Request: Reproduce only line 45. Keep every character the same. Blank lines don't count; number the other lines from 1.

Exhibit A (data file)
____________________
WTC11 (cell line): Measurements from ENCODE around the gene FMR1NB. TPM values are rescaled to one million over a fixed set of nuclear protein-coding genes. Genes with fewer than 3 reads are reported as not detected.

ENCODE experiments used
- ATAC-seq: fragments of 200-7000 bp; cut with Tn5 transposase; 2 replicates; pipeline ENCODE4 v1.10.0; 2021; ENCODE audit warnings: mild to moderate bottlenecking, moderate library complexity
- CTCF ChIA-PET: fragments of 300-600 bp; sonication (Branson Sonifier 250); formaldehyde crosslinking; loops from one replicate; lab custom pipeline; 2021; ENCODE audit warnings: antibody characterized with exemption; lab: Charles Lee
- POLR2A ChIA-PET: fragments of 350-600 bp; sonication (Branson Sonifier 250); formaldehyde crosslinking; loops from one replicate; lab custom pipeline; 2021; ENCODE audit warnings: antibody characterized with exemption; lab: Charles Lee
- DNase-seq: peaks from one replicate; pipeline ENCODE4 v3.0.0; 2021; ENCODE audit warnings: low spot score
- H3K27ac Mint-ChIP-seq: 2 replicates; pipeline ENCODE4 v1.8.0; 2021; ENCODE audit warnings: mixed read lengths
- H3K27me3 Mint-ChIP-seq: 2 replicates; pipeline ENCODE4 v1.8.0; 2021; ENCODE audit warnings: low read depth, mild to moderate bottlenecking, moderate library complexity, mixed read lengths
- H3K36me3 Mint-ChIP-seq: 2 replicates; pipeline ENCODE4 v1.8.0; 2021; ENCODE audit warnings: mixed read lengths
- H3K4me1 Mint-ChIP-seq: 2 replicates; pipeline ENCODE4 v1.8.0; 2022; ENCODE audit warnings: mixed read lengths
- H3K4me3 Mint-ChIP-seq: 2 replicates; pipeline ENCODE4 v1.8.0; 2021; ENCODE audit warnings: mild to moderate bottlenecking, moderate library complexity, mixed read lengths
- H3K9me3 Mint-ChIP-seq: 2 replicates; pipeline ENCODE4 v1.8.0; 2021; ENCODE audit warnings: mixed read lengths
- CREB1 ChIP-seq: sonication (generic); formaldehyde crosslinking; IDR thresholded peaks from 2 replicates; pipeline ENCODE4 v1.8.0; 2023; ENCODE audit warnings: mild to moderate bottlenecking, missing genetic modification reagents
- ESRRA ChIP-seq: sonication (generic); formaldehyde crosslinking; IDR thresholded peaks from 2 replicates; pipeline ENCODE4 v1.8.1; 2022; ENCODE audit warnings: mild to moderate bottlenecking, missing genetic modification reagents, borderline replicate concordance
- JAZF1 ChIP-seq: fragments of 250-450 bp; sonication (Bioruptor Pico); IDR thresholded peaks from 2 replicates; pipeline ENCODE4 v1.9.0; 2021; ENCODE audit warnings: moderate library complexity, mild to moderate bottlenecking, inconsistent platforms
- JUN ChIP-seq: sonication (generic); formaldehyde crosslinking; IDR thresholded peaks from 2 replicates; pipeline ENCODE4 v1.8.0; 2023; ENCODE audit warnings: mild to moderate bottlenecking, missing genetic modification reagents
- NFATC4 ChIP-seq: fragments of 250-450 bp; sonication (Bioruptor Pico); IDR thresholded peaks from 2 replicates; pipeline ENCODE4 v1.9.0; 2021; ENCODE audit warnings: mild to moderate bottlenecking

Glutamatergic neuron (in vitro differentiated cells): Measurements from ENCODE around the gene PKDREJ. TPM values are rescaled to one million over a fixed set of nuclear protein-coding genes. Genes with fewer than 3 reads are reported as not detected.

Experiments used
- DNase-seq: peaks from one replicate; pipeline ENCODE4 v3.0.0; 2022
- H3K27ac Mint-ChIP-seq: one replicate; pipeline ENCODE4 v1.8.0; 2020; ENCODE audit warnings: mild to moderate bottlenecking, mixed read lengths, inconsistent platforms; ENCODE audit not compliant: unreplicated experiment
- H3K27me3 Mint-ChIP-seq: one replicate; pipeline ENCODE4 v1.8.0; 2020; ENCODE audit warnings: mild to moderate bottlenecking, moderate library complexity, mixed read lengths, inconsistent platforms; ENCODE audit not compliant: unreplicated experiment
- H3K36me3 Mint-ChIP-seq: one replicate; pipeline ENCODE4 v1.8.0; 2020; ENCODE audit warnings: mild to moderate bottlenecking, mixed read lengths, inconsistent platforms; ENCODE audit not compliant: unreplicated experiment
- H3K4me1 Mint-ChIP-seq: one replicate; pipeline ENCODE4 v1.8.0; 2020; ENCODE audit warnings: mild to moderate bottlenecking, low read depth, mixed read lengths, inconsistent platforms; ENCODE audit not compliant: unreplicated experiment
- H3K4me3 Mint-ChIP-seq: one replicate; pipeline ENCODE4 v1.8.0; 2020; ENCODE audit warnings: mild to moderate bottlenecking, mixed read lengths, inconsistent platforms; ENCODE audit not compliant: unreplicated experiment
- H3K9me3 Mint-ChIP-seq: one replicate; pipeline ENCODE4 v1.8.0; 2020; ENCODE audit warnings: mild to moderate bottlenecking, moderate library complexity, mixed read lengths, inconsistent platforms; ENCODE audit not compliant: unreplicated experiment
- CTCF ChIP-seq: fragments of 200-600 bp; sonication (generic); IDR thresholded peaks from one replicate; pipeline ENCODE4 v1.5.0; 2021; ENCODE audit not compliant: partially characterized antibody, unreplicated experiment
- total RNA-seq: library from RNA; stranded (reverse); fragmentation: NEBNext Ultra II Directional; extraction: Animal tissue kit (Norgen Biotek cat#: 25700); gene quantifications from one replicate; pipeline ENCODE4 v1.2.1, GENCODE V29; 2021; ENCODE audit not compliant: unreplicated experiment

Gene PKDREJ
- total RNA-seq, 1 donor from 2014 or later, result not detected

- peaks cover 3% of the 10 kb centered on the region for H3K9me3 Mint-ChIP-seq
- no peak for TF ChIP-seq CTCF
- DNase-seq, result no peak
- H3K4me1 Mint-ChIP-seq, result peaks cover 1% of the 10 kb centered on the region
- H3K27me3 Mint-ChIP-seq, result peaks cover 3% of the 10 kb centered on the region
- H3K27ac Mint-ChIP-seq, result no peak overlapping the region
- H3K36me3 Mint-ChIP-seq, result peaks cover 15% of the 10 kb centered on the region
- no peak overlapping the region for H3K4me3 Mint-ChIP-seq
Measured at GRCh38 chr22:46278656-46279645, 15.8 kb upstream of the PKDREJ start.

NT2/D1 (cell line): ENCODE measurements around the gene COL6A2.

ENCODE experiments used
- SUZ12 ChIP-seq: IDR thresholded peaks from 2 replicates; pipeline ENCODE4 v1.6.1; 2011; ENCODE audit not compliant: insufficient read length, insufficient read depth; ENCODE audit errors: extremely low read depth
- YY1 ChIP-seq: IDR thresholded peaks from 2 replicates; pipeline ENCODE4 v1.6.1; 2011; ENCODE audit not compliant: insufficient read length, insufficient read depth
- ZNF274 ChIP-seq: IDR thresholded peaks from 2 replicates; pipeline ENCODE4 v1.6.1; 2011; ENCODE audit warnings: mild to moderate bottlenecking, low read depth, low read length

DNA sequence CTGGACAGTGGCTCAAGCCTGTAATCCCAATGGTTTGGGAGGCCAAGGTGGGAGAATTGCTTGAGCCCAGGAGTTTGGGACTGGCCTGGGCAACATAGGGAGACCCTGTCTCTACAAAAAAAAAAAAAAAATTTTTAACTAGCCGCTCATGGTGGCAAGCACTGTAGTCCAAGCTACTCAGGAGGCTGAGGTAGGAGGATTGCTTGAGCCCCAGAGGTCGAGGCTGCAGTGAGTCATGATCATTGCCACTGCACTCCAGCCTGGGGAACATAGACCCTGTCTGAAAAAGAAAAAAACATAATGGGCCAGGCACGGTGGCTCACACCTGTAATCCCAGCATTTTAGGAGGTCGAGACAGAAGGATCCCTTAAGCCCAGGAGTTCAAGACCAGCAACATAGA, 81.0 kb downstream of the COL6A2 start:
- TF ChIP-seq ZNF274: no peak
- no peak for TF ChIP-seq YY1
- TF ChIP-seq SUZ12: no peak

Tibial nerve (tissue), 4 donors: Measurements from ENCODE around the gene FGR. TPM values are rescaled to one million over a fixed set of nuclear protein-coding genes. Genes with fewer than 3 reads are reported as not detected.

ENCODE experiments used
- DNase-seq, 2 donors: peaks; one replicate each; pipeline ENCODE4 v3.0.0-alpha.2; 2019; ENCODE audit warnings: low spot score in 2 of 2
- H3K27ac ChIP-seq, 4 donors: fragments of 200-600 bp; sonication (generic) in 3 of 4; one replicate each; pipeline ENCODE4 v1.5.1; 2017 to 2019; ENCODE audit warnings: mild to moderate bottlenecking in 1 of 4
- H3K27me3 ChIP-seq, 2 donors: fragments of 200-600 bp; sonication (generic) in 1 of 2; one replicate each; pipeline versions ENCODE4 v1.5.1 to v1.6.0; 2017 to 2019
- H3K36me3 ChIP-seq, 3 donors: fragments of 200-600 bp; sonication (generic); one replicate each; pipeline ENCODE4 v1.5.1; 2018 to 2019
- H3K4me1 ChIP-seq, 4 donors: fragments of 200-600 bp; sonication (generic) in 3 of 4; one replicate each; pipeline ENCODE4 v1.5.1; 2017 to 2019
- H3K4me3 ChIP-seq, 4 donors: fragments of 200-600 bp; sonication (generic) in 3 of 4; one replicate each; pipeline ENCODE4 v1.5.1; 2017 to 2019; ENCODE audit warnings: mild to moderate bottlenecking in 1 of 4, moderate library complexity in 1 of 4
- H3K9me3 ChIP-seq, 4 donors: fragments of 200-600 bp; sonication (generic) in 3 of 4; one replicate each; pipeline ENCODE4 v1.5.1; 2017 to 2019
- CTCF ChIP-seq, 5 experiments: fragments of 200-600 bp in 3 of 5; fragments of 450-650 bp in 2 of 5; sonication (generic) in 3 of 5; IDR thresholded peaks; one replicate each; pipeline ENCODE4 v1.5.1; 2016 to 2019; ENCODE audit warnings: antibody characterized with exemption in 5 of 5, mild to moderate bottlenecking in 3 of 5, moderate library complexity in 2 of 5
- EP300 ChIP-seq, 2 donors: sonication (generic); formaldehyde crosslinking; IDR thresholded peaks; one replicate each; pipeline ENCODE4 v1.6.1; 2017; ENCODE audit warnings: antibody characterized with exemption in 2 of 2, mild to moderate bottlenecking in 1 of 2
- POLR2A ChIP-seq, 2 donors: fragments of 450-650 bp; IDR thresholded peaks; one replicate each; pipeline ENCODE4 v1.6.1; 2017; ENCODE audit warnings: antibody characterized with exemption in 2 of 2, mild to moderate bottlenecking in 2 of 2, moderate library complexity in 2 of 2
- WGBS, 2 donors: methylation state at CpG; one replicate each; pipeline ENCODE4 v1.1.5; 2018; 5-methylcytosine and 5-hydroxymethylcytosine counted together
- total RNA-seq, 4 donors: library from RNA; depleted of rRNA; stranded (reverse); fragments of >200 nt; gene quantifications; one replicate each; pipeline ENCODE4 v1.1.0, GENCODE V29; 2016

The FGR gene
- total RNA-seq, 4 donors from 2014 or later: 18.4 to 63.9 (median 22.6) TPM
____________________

DNA sequence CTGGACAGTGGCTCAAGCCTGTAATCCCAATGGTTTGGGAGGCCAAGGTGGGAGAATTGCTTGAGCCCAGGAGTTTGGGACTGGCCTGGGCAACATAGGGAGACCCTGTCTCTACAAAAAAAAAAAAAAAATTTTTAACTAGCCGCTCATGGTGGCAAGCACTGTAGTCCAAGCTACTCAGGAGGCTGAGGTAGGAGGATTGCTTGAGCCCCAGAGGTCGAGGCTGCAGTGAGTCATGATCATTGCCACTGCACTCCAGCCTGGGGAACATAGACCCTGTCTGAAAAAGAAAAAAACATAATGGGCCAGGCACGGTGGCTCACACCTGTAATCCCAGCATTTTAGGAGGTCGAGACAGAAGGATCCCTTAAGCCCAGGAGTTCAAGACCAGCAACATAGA, 81.0 kb downstream of the COL6A2 start: